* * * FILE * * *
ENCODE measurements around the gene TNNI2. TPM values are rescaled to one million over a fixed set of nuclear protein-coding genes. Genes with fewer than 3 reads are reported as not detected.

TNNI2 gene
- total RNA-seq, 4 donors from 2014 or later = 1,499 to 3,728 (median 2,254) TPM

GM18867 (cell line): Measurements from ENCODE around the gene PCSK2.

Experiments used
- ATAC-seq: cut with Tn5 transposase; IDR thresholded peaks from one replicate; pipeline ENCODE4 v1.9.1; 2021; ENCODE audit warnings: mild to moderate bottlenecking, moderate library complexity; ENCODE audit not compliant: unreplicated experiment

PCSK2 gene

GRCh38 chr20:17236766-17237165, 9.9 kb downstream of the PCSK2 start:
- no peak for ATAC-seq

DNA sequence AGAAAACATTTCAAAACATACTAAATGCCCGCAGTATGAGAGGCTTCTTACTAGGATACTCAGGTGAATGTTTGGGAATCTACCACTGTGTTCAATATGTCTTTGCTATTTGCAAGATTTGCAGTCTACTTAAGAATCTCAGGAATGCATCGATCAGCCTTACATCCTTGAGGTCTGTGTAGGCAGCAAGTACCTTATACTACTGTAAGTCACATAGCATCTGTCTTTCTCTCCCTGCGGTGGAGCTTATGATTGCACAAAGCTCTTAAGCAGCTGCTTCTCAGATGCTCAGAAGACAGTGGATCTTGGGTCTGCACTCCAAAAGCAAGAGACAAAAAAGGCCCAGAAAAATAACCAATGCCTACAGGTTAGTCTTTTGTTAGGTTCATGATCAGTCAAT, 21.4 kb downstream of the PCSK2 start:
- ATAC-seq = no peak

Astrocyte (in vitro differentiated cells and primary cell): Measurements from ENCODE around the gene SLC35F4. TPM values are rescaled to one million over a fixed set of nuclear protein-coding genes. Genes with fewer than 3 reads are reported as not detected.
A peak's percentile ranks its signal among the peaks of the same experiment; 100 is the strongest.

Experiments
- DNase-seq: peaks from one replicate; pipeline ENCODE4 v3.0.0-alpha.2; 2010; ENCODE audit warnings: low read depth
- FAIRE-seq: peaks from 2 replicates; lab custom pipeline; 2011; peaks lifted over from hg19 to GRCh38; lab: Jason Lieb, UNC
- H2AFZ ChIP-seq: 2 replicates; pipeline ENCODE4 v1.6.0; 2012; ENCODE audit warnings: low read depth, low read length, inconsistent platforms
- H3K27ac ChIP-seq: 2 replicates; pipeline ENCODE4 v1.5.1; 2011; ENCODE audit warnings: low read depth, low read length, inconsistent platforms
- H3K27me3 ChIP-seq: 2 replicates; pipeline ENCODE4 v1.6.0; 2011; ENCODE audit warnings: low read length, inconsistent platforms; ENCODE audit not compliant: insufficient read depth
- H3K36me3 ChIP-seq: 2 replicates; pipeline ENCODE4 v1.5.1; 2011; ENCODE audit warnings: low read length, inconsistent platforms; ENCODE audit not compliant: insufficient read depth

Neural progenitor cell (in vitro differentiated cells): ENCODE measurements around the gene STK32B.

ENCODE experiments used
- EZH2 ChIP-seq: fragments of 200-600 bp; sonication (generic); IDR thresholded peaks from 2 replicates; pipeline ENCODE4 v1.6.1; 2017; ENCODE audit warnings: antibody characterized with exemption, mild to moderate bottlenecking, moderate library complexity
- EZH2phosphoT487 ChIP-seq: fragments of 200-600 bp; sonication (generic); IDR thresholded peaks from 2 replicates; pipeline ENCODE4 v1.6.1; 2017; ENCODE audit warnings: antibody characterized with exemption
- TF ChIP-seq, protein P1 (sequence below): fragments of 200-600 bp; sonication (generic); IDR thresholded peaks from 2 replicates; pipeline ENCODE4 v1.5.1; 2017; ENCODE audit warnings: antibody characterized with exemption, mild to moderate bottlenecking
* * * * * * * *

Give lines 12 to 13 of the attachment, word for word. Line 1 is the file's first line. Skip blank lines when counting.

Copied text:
Astrocyte (in vitro differentiated cells and primary cell): Measurements from ENCODE around the gene SLC35F4. TPM values are rescaled to one million over a fixed set of nuclear protein-coding genes. Genes with fewer than 3 reads are reported as not detected.
A peak's percentile ranks its signal among the peaks of the same experiment; 100 is the strongest.